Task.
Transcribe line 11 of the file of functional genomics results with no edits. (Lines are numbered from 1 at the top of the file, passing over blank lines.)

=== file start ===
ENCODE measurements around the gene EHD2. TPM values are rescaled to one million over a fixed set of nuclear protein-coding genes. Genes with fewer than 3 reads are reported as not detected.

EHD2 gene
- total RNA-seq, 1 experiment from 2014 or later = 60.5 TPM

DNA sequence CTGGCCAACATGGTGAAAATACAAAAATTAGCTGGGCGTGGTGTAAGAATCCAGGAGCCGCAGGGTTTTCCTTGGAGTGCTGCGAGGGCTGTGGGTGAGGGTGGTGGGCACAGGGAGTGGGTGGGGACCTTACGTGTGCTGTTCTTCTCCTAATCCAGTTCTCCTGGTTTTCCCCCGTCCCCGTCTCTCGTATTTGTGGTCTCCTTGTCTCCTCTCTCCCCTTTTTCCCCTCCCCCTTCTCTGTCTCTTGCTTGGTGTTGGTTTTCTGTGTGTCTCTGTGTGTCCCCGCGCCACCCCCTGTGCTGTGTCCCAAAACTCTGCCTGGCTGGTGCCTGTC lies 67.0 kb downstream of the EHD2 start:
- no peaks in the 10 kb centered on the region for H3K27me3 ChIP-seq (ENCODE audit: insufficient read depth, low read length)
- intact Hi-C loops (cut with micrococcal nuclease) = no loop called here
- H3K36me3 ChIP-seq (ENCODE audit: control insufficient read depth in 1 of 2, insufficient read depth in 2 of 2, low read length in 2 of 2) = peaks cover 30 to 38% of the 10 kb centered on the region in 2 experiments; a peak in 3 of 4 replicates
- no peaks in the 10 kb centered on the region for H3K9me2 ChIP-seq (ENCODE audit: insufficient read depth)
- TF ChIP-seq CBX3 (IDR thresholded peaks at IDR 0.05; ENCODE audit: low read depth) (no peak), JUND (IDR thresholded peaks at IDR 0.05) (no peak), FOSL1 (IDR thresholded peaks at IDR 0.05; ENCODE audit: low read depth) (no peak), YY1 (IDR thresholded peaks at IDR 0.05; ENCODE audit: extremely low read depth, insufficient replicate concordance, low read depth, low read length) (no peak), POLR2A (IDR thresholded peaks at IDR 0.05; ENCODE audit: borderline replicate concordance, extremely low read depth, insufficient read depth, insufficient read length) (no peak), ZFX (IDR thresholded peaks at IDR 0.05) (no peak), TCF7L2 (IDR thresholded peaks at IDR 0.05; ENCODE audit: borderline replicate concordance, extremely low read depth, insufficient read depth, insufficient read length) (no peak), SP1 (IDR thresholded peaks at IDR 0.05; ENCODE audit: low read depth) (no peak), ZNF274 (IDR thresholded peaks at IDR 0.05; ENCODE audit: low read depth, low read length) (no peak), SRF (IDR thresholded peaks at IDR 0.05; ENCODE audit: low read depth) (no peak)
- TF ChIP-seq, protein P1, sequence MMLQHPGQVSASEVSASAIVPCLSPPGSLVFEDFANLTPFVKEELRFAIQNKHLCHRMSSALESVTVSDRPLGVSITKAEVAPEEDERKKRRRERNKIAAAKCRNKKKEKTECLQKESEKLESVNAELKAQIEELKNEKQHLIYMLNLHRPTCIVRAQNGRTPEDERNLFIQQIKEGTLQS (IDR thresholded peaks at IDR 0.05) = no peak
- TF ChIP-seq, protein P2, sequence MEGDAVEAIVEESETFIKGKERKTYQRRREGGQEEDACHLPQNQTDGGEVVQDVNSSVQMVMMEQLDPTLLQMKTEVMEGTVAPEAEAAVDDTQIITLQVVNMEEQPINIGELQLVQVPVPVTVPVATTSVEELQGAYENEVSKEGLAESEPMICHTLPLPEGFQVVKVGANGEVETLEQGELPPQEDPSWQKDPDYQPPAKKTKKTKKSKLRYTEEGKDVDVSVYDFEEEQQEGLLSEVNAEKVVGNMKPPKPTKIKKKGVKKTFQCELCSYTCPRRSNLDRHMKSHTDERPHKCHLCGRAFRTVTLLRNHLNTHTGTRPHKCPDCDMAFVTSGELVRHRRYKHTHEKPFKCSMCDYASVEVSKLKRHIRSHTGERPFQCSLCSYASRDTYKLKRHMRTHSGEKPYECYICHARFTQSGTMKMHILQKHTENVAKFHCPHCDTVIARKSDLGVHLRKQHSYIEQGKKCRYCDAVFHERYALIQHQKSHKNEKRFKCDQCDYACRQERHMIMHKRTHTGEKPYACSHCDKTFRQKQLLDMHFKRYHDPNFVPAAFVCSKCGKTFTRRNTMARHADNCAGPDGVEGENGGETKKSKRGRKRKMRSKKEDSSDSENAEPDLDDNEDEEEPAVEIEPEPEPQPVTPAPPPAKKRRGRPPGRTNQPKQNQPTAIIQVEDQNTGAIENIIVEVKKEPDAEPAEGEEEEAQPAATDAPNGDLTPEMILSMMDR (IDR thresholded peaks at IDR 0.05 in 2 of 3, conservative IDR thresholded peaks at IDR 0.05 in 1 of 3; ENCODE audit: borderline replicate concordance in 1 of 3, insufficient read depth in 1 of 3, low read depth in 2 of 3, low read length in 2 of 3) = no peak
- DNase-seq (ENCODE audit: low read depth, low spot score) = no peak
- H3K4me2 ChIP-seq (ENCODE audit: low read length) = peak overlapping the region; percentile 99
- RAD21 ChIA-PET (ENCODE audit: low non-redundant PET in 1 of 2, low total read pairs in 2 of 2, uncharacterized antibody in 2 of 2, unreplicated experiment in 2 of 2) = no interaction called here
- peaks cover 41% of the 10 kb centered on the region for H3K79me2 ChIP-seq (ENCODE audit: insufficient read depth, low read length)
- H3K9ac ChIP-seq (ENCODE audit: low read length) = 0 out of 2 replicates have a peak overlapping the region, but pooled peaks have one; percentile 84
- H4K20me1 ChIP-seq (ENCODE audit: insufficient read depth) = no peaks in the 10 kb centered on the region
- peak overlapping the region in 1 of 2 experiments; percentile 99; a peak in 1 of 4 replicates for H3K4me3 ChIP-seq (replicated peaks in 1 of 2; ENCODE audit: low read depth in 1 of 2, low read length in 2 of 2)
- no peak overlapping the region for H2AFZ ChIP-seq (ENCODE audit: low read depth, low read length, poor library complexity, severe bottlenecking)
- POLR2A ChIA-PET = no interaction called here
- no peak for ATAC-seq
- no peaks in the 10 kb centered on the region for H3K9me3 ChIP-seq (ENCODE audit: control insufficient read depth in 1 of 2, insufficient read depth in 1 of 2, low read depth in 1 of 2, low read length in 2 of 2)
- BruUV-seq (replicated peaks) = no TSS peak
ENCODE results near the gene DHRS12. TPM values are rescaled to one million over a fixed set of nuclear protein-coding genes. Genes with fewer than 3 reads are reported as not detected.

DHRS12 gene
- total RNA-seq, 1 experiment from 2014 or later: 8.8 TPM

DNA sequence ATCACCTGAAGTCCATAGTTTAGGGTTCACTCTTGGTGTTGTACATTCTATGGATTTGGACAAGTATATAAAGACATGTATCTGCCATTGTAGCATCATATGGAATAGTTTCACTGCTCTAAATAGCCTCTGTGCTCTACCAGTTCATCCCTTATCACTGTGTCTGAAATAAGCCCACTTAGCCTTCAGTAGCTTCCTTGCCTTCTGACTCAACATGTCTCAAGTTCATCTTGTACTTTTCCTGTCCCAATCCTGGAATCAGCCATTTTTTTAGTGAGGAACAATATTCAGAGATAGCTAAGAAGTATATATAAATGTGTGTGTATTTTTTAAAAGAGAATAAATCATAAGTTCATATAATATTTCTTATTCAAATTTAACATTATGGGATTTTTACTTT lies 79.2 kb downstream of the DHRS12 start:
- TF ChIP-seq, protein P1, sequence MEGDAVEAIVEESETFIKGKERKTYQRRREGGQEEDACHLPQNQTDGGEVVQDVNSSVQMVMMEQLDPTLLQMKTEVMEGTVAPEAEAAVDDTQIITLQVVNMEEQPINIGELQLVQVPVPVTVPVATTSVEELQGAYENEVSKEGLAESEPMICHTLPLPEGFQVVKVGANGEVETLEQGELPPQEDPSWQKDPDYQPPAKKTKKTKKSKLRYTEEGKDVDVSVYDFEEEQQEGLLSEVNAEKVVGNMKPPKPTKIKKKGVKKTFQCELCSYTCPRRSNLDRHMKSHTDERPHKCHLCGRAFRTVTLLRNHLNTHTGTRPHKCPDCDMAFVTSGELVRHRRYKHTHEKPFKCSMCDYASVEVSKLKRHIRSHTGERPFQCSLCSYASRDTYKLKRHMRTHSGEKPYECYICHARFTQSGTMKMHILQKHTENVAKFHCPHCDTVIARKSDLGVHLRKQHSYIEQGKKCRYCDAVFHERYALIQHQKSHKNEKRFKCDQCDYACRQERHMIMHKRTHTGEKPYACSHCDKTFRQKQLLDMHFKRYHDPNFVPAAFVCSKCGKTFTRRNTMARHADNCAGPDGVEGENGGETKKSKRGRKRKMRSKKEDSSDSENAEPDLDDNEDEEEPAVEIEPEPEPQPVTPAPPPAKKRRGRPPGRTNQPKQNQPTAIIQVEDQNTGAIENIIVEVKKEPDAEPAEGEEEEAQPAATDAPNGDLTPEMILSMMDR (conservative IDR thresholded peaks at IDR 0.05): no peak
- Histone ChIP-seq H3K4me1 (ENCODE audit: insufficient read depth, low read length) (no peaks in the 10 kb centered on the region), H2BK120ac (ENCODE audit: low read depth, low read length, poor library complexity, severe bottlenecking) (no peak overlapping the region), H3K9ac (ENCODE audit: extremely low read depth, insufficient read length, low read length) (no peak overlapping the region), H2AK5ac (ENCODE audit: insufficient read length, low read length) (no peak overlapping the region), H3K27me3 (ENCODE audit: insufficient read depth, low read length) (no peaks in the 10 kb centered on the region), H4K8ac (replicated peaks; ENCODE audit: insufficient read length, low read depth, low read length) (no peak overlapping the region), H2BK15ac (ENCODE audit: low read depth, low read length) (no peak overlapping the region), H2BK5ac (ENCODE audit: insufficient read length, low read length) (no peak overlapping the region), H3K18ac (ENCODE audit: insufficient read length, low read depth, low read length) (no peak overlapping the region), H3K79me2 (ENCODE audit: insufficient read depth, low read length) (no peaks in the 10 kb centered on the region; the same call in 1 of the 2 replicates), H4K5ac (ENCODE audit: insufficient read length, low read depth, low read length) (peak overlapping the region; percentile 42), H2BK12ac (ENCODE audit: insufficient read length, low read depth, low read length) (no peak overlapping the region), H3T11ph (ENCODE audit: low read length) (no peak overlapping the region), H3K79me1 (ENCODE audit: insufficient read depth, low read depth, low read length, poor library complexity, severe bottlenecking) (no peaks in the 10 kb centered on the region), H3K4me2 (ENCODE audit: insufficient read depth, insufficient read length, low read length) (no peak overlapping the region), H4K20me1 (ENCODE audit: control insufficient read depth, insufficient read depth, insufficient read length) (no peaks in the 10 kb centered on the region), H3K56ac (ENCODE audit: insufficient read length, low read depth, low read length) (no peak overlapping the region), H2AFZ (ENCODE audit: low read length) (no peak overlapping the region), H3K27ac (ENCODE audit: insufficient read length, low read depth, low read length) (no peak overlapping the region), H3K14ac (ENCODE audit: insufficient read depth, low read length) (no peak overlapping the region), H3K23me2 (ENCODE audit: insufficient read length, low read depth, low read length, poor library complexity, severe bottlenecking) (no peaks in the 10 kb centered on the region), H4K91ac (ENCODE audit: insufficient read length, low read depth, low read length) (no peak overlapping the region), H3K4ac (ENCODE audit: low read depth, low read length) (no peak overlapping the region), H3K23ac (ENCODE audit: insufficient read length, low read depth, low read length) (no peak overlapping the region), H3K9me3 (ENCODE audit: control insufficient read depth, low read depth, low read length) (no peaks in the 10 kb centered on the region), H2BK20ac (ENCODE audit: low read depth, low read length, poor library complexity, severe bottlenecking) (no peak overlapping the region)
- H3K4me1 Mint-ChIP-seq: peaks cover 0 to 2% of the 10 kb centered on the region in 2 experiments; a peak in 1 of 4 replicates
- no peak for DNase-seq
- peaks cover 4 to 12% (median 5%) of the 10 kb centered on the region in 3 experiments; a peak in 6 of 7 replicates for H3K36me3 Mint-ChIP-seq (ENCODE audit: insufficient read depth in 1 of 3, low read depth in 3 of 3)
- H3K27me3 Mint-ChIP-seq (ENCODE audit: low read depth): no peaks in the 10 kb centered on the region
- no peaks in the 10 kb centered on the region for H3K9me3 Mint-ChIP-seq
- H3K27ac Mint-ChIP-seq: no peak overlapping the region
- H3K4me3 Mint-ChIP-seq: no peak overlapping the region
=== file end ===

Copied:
- TF ChIP-seq, protein P2, sequence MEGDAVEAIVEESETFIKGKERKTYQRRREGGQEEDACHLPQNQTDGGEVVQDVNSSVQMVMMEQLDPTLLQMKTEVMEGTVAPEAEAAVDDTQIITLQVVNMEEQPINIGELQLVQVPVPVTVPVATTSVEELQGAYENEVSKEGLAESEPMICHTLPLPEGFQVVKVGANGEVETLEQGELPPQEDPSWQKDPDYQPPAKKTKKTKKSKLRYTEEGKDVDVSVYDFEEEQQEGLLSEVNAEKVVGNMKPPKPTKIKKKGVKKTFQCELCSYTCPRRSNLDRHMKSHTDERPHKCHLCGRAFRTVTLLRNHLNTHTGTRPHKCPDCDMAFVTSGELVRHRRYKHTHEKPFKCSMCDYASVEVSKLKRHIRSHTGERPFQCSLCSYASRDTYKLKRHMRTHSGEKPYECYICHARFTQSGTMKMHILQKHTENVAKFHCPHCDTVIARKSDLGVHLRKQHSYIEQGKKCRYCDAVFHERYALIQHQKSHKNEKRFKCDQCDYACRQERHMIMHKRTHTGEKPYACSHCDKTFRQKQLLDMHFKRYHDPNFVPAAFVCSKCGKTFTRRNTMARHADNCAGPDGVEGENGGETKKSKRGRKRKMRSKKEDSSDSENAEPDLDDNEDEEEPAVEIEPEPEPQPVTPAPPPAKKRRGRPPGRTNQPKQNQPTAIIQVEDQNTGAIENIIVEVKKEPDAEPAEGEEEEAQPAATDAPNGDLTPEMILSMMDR (IDR thresholded peaks at IDR 0.05 in 2 of 3, conservative IDR thresholded peaks at IDR 0.05 in 1 of 3; ENCODE audit: borderline replicate concordance in 1 of 3, insufficient read depth in 1 of 3, low read depth in 2 of 3, low read length in 2 of 3) = no peak